BERLIN (AP) — Germany's military intelligence agency says it knew of a murder suspect's far-right links years before he joined a neo-Nazi terror cell that allegedly killed 10 people.
The revelation Tuesday in parliament highlights how security services compiled information about members of the National Socialist Underground long before their alleged seven-year murder spree that began in 2000.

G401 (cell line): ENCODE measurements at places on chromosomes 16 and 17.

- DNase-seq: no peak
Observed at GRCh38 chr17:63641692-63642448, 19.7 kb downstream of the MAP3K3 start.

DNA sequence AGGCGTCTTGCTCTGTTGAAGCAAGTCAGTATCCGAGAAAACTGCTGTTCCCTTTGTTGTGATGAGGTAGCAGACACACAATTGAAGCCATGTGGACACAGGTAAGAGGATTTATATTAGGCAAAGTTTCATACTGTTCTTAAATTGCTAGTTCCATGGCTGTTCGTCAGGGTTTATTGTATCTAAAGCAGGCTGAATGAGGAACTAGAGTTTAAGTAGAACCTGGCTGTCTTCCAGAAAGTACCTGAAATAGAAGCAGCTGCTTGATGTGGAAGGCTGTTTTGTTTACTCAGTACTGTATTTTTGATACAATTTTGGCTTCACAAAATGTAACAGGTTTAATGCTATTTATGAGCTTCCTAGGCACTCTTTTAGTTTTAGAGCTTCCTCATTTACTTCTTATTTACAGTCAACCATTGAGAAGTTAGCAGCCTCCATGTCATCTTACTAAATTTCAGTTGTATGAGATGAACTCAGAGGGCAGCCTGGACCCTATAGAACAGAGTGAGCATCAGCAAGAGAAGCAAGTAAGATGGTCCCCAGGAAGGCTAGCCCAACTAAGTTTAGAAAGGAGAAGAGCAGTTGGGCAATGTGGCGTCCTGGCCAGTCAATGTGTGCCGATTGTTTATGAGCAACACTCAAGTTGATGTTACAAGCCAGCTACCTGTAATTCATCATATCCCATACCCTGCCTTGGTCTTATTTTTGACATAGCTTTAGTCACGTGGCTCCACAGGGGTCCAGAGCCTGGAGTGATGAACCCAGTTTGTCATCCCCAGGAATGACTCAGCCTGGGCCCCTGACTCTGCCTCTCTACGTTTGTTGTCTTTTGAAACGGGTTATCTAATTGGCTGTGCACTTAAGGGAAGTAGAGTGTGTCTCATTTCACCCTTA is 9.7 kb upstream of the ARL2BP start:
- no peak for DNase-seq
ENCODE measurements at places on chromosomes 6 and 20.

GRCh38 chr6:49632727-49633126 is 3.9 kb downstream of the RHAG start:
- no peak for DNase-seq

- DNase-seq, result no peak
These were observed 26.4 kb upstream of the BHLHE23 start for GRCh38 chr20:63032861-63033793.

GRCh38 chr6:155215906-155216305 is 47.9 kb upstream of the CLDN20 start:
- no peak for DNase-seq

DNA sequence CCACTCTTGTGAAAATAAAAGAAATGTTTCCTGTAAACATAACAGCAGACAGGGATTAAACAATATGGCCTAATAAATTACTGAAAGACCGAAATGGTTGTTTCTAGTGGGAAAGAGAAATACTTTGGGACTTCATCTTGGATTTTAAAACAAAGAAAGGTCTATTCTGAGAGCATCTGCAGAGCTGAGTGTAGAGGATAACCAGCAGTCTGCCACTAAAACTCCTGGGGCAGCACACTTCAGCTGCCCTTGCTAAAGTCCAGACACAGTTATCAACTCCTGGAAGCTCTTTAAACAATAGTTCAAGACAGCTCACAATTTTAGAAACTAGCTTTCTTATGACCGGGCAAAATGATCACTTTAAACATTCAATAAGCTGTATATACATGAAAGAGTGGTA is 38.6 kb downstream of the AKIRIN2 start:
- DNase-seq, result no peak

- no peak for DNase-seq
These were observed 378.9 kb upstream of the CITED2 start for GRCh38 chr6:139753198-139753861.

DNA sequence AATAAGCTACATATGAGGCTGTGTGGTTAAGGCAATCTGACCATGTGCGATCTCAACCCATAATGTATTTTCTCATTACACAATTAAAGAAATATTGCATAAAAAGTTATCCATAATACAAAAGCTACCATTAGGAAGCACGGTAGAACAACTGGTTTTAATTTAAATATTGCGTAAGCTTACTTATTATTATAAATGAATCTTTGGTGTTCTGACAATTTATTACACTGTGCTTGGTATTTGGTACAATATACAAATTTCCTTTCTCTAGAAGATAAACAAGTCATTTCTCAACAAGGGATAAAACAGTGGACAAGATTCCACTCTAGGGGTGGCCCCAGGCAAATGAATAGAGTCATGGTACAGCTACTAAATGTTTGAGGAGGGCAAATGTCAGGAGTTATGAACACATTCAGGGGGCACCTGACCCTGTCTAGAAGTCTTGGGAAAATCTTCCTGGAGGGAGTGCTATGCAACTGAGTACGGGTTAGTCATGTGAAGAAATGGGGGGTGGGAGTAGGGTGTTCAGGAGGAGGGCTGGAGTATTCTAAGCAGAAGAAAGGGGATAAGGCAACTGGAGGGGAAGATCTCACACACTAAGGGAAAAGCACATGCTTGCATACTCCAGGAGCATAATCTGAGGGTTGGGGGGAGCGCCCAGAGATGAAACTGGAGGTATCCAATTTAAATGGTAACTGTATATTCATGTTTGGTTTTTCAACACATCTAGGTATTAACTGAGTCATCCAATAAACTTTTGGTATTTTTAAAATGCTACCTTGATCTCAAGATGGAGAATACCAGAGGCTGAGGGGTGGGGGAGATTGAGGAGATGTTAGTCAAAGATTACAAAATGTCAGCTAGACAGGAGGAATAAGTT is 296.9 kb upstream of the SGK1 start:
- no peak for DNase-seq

The Military Counterintelligence Service says it passed information on Uwe Mundlos to other security services in 1995, but then destroyed its own files after he completed obligatory military service.
Mundlos was found dead in November alongside a second suspected NSU member, Uwe Boenhard, after an apparent murder-suicide following a botched bank robbery.
The third alleged cell member, Beate Zschaepe, is in custody pending trial.